Tuesday, March 11, 2014

Above and Beyond Ultimate Player Stats

"Spatial Statistics to Evaluate Player Contribution in Ultimate" was presented by Jeremy Weiss and Sean Childers (Ultiworld Statistics editors) at the 8th annual MIT's Sloan Sports Analytics Conference (Feb 28-March 1).

The paper is a statistician's dream! Using Ultimate stats application, Ultiapps, they impressively tracked 17,883 plays over 3099 possessions and 1579 points in 68 Ultimate games. Their analysis measures player contribution in the form of throws, completions, assists, scores, plus defense (blocks). Also, a sense of "best practices" for Ultimate offenses was determined, like it's better to dump-&-reset than to huck.

Two mentions are of additional interest:
1) reducing the Ultimate field for women's teams
2) postponing Ultimate games during poor weather conditions (i.e. high winds)

From the paper: "The Hail Mary strategy, know in ultimate as Huck and D, is seen in all divisions of ultimate and particularly in poor weather conditions, but is less fun for players and unappealing to spectators. Figure 5 lends support to proponents in the ultimate community of shrinking the women's playing field and of postponing games in poor...conditions."
Screen grab from the paper.

Paper Overview
Existing statistical ultimate (Frisbee) analyses rely on summary statistics, such as completion percentage and scoring rate, to assess player strengths and weaknesses. However, these statistics are limited in their ability to evaluate a player's contribution to winning points; that is, two players of different value may look identical statistically. To better determine player contribution, we develop a spatially-aware measure.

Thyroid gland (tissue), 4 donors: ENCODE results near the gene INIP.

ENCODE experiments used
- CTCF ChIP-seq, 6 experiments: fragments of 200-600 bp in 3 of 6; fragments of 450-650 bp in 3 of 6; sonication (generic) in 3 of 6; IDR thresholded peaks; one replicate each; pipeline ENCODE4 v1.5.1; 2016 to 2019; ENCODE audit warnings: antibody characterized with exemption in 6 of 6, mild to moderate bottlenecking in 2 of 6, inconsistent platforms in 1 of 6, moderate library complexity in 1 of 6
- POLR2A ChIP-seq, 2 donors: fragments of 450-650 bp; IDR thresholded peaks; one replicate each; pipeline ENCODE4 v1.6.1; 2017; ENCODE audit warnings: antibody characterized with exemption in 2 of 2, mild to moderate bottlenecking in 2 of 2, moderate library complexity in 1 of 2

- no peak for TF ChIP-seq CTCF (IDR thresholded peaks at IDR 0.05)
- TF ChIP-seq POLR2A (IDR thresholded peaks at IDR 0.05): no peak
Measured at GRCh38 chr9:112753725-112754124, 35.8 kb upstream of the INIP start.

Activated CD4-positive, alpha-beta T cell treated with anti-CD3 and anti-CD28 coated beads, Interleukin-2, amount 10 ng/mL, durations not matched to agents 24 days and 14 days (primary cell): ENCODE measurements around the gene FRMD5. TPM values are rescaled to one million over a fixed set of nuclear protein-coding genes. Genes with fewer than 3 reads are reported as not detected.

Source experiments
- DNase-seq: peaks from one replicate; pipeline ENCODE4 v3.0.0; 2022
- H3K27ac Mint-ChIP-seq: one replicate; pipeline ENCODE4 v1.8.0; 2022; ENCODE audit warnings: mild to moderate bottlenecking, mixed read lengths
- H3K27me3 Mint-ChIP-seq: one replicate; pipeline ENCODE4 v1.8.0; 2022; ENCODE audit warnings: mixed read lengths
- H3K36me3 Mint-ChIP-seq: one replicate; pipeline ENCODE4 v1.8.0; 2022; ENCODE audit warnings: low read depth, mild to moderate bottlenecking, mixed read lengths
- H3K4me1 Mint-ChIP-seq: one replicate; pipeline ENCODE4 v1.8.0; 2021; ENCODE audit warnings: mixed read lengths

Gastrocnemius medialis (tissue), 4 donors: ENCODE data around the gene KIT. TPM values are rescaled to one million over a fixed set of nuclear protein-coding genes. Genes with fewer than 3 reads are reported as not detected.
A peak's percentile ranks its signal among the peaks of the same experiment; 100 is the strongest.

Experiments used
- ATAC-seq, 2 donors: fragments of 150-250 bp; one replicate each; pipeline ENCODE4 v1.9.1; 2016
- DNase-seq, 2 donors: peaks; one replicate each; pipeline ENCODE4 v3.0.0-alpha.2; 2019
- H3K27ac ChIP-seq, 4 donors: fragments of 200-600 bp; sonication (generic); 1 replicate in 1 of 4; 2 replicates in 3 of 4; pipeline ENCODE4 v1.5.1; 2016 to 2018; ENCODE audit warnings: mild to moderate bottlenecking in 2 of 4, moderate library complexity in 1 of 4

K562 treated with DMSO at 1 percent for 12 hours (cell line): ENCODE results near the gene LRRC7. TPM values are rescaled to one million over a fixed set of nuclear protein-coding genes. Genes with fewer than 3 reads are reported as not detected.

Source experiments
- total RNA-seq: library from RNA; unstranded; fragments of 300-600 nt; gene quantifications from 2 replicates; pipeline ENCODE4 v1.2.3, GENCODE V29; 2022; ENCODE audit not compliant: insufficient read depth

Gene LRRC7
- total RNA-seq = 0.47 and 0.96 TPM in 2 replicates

We collected data at elite tournaments using the using the UltiApps iPad application that tracks thrower and receiver locations and point outcomes. Using the location-based data, we produce team-specific and aggregate scoring probability graphs using logistic regression, LOESS, and k-nearest neighbors models. Overlaying each play on the graph determines an attributable contribution, i.e. the change in scoring probability, which is assigned to each involved player. Averaging over all points yields a player's Expected Contribution.

Our measure reliably distinguishes the best throwers, receivers, and defenders in both men's and women's divisions. The Expected Contribution measure combines these factors to produce an assessment of players that accounts for their strengths and weaknesses in each phase of the game. As a secondary outcome, the scoring probability graphs can be also be used to compare the effectiveness of strategies, such as punts versus possession and risk-seeking (high variance throws) versus risk-averse.

Read the full paper.

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